Can you Overheat HTV? Mistakes to Avoid
When you first start working with heat transfer vinyl, it’s natural to have some questions regarding a variety of related topics, such as: Can the temperature damage the heat transfer vinyl? Can you overheat HTV? Can too much heat exposure cause HTV not sticking to the shirt?
Heat transfer vinyl is an excellent material. It allows you to design almost any cloth surface. It’s one of the materials that many people buy a Silhouette machine to cut. However, sometimes there are issues caused by operator mistakes, which cause HTV overheating.
Before using HTV, three variables must be considered: temperature, pressure and press time. When you’ve used excessive of any one of these, the glue will overheat and deteriorate. That indicates it will cause adhering troubles in the long term, like vinyl not sticking to shirt.
Now, let’s look at what happens if you overheat the HTV and the difficulties that might arise as a result:
Table of Contents
- Increasing the Heat Or Pressing Time When Vinyl won’t Stick to Shirt
- Repressing from the Garment’s Backside
- Full Time Pressing of Each Layer of a Multi Color Design
- Trying to Press Various HTV Varieties Around the same temperature
- Slipping Adhesive underneath the HTV
- HTV Indicates a Stiff Feel
- Ideal temperature for storing vinyl records
- Condition when vinyl is heated over 80 degrees
- Condition when the vinyl gets exposed to excessive heat during shipments
- Tips to prevent overheating HTV
- The Bottom Line
Increasing the Heat Or Pressing Time When Vinyl won’t Stick to Shirt
We often start to question if the HTV is not sticking. Why is my iron on vinyl not sticking or why is the heat transfer vinyl sticky after pressing? We must believe that the pressure and temperature guidelines of HTV makers are based on rigorous testing.
Using a higher heat capacity or a prolonged pressing time will prevent the glue from accomplishing its work in the times to come. It will weaken or possibly evaporate as a result of it.
Repressing from the Garment’s Backside
Several newbies make this error. Flip the t-shirt around and apply pressure for a few moments from the back. However, doing so could cause the HTV to overheat, resulting in the heat transfer vinyl not sticking properly.
Read More: 10 Best Printers for Sublimation in 2023
Full Time Pressing of Each Layer of a Multi Color Design
By utilizing many colors of HTV on a specific project, you cannot press each one throughout the whole time. When you do, the first color will have been overheated by the moment you go into the third or fourth. You also risk shrinking, which makes it difficult to align the pieces.
Rather, employ a “flash press” for everything except the last layer. That is, press for 1-3 seconds – just long enough to eliminate the carrier. Push at the bottom of the complete time range on the final color.
Related: Best Sublimation Printers for Heat Transfer
Trying to Press Various HTV Varieties Around the same temperature
When combining several types of HTV, the temperatures are frequently variable. Glitter HTV, for example, requires a greater temperature than smooth HTV. Press those ones that require a higher temperature first, then reduce the temperature of the iron and heat press for all those who require a lower temperature. If you’re pressing everything in one go, divide the temperature difference.
Related: How to sublimate on cotton – Step by Step
Slipping Adhesive underneath the HTV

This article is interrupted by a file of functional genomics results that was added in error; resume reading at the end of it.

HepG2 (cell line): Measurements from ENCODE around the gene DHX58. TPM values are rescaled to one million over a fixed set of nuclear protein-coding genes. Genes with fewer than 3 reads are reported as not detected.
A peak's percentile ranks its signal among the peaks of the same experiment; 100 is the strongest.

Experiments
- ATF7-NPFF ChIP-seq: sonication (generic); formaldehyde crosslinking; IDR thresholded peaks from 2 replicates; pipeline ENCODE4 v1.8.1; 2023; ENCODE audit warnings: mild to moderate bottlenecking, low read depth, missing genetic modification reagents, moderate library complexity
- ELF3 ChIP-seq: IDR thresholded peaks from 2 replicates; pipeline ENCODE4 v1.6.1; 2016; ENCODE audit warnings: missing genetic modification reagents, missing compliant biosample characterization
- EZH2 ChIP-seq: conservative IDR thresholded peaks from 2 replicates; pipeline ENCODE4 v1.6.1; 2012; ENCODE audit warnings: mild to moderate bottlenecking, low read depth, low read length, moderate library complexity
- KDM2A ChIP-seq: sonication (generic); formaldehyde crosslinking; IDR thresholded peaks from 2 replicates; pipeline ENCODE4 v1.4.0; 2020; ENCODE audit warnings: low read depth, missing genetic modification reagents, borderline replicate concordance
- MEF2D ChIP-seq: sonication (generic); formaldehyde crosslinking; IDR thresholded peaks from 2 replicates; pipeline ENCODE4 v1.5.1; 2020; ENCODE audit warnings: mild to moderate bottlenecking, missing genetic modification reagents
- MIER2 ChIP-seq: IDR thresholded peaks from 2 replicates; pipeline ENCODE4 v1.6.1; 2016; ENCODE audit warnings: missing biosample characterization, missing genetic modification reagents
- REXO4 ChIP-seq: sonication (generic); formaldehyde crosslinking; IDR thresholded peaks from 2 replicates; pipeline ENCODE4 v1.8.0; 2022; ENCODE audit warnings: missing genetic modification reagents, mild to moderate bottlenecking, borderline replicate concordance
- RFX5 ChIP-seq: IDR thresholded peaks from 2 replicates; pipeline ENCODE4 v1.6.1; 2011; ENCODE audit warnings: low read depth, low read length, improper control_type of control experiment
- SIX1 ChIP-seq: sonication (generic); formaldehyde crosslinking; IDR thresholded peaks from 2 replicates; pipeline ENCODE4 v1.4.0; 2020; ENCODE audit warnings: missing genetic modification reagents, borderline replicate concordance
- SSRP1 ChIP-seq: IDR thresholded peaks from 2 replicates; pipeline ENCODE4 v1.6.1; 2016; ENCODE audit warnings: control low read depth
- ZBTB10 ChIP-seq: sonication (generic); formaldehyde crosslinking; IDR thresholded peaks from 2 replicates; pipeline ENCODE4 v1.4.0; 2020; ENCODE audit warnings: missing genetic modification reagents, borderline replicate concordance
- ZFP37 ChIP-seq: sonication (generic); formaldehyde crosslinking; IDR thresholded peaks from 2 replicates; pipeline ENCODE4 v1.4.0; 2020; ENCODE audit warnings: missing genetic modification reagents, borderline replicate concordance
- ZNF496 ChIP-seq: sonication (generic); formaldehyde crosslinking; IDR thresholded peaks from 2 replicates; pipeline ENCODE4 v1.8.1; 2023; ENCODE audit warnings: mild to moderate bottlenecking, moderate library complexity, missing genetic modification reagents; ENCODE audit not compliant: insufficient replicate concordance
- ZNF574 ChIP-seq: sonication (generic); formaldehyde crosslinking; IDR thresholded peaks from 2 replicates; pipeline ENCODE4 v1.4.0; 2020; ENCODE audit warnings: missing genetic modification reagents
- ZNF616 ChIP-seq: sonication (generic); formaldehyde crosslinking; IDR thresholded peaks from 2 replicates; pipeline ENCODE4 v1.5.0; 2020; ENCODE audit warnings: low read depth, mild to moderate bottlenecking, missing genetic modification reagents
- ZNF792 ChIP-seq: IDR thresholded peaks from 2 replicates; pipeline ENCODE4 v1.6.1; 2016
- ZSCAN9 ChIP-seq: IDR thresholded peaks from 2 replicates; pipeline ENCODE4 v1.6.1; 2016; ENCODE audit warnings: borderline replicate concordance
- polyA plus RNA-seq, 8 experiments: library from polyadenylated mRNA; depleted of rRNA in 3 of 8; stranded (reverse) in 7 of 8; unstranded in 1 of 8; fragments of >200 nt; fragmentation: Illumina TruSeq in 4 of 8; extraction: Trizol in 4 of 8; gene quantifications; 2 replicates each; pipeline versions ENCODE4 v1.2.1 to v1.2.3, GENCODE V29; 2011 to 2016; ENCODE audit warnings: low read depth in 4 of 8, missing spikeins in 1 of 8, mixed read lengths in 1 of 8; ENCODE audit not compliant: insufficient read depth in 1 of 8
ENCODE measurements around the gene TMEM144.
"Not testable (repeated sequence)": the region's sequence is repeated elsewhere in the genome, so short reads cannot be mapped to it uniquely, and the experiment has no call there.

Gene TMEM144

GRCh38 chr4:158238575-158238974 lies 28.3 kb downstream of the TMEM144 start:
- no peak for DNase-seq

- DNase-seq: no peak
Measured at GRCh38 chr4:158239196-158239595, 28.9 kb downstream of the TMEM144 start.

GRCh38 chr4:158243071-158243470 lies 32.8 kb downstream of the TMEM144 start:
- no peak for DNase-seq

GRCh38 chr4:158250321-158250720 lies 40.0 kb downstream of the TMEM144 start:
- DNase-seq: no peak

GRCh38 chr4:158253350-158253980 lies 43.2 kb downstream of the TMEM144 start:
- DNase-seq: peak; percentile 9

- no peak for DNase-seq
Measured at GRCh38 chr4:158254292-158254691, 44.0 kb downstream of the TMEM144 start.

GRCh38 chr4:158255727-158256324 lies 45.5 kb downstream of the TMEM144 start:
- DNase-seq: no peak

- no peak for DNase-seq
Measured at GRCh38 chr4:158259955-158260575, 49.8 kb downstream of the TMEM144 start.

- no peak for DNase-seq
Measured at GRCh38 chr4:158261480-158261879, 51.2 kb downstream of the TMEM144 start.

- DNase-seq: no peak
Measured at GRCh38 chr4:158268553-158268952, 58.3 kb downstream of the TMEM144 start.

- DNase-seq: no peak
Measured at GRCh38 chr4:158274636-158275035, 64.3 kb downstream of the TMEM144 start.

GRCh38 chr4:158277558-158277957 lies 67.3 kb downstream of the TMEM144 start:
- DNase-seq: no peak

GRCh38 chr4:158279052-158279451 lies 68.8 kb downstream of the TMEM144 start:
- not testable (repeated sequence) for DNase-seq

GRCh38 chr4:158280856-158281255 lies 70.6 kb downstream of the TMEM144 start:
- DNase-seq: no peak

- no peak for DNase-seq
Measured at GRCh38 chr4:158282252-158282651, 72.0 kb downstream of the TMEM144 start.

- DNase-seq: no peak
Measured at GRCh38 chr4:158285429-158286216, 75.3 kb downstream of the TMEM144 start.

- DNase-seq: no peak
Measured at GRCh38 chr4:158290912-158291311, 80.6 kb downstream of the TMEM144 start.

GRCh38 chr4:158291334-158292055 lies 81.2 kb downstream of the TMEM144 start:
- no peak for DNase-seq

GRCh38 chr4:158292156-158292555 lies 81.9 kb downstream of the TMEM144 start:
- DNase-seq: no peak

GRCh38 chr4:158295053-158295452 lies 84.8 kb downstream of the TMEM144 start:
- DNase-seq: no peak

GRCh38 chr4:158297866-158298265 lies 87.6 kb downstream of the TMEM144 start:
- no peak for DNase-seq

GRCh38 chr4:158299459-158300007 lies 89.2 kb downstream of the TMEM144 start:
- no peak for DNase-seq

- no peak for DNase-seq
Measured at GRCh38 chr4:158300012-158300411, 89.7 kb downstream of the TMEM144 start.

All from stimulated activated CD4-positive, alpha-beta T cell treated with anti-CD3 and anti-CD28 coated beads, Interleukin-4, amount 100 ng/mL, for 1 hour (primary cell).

Typically an adhesive “halo” is likely to surround the HTV on a shirt. It is visible around the deeper pink on some shirts. This is caused by the glue becoming overly liquidy while heated. It leaks out rather than remaining between the fabric. Excessive heat or pressing time is frequently the reason for heat transfer vinyl not sticking to the shirt.
Read More: Different Types of Sublimation
HTV Indicates a Stiff Feel
Overheating HTV damages both the material and the adhesive. It becomes stiffer as it becomes larger, especially in large portions.
Ideal temperature for storing vinyl records
It is best to keep the HTV at room temp. The best storage conditions are out of the direct sun in a cool, dry place with temps under 72 degrees but still above 32 degrees.
Read More: What Epson printers can be used for sublimation
Condition when vinyl is heated over 80 degrees
The condition is determined by its exposure to extreme temps, relative humidity, and whether or not the direct sun is there. Several things can occur:
- If the vinyl is exposed to the sun for an extended period, it may deteriorate.
- Direct sun or elevated temperature can activate the stick on the HTV, leaving it weak and far less resistant when placed.
- Touch sensitive HTVs may tear or fall off the transparent carrier sheet, making application difficult.
Condition when the vinyl gets exposed to excessive heat during shipments
Temperature exposure during shipment usually has little effect on HTV. It is enclosed in packaging and is not exposed to direct sunlight. Most of the time, it’s simply a short distance from shipment facilities and transport vehicles.
If you observe any of the aforementioned difficulties, consider letting your vinyl return to room temperature to see if it solves the problem.
Tips to prevent overheating HTV
The Bottom Line
Generally, things would go great if you simply follow the manufacturer’s instructions for your particular brand of HTV. If you are experiencing any of the concerns listed above, conduct some experimentation on any old t-shirt. Perhaps the temperature indicator on the heat press may be showing an incorrect reading.
Whether you possess one or a hundred vinyl records, you don’t have to worry about them being overheated or catching fire. If you are a serious collector, you should maintain it at room temp and avoid getting them too hot, since this could melt and distort the vinyl and damage the records.